Deodorization of Garlic Breath Volatiles by Food and Food Components



The ability of foods and beverages to reduce allyl methyl disulfide, diallyl disulfide, allyl mercaptan, and allyl methyl sulfide on human breath after consumption of raw garlic was examined. The treatments were consumed immediately following raw garlic consumption for breath measurements, or were blended with garlic prior to headspace measurements. Measurements were done using a selected ion flow tube-mass spectrometer. Chlorophyllin treatment demonstrated no deodorization in comparison to the control. Successful treatments may be due to enzymatic, polyphenolic, or acid deodorization. Enzymatic deodorization involved oxidation of polyphenolic compounds by enzymes, with the oxidized polyphenols causing deodorization. This was the probable mechanism in raw apple, parsley, spinach, and mint treatments. Polyphenolic deodorization involved deodorization by polyphenolic compounds without enzymatic activity. This probably occurred for microwaved apple, green tea, and lemon juice treatments. When pH is below 3.6, the enzyme alliinase is inactivated, which causes a reduction in volatile formation. This was demonstrated in pH-adjusted headspace measurements. However, the mechanism for volatile reduction on human breath (after volatile formation) is unclear, and may have occurred in soft drink and lemon juice breath treatments. Whey protein was not an effective garlic breath deodorant and had no enzymatic activity, polyphenolic compounds, or acidity. Headspace concentrations did not correlate well to breath treatments.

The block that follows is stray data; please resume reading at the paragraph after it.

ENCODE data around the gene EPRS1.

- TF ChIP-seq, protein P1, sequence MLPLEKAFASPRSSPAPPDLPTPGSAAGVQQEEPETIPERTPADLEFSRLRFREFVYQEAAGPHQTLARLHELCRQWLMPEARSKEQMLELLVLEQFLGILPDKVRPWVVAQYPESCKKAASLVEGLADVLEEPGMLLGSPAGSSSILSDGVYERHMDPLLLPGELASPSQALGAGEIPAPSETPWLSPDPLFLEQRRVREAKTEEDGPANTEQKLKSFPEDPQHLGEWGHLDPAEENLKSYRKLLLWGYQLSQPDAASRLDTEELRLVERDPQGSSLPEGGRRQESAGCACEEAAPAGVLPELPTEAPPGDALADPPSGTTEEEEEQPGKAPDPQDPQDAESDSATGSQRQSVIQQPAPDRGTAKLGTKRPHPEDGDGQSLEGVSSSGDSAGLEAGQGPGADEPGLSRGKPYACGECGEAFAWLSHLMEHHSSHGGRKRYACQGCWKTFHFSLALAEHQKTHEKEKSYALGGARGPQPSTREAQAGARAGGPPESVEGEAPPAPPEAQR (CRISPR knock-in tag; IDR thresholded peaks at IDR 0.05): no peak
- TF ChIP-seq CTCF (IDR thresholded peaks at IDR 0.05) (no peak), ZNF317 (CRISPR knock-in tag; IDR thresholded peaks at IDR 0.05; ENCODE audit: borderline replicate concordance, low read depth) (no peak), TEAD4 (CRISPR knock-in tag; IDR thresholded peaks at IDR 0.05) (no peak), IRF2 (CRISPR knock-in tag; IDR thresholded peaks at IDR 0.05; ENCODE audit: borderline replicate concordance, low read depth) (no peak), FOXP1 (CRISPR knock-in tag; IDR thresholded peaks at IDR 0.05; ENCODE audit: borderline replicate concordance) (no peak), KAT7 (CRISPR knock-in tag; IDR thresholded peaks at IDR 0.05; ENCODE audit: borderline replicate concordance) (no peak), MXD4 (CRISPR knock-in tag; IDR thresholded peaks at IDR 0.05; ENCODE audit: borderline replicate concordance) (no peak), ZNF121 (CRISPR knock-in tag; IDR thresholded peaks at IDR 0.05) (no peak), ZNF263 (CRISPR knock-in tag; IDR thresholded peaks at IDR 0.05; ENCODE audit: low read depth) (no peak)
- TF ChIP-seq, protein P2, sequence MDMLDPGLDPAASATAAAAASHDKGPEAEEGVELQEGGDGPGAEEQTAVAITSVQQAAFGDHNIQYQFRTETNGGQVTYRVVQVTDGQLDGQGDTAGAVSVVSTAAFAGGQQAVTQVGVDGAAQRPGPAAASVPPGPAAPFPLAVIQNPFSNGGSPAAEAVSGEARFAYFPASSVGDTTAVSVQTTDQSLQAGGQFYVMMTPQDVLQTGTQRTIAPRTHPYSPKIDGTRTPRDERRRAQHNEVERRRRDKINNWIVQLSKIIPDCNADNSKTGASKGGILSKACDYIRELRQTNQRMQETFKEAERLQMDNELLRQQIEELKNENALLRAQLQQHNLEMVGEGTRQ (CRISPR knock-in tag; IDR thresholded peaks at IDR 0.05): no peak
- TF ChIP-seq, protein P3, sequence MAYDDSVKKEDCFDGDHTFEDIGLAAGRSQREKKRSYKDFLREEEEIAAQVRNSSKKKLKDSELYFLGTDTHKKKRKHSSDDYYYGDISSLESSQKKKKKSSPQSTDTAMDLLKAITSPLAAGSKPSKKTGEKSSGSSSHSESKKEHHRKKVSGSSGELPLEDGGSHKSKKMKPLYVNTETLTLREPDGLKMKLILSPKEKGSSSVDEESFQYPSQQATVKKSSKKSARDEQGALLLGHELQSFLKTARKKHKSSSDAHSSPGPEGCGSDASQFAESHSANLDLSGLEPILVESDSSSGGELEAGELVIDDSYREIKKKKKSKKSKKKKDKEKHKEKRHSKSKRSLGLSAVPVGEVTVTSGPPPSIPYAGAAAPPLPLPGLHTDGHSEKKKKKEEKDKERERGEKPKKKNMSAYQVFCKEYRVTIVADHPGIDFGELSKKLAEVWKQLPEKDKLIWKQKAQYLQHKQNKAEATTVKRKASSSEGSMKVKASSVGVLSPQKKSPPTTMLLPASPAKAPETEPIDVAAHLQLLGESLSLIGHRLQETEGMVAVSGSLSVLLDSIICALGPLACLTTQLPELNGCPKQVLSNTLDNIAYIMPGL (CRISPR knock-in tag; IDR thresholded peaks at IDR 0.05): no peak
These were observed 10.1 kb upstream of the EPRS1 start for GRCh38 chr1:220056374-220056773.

Practical Application

The chemical make-up of specific foods can reduce the volatile compounds that are known to cause malodorous breath due to the consumption of garlic. The enzymatic activity, polyphenolic compounds, and acidity of specific foods may cause a reduction of these volatiles, while chlorophyll does not cause a deodorization effect. This could lead to commercial applications of these deodorization mechanisms.